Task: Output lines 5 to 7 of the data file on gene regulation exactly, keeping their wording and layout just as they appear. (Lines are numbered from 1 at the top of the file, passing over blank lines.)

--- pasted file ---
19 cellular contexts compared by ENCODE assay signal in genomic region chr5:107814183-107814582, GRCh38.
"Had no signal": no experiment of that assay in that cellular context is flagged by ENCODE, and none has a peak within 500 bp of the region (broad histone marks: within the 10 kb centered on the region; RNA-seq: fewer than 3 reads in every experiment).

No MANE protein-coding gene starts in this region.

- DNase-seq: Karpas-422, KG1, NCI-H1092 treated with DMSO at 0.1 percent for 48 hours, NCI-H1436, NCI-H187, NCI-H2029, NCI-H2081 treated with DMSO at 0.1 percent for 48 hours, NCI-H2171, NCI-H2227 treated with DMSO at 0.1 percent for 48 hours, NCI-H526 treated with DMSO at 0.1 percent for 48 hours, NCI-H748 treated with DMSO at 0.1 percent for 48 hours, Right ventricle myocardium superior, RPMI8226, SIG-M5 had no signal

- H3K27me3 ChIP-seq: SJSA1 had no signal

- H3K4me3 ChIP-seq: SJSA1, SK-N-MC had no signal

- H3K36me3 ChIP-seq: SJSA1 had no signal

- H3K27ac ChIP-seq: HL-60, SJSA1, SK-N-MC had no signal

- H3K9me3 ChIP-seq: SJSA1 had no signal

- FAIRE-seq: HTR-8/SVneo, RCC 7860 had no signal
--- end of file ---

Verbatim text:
- H3K27me3 ChIP-seq: SJSA1 had no signal

- H3K4me3 ChIP-seq: SJSA1, SK-N-MC had no signal

- H3K36me3 ChIP-seq: SJSA1 had no signal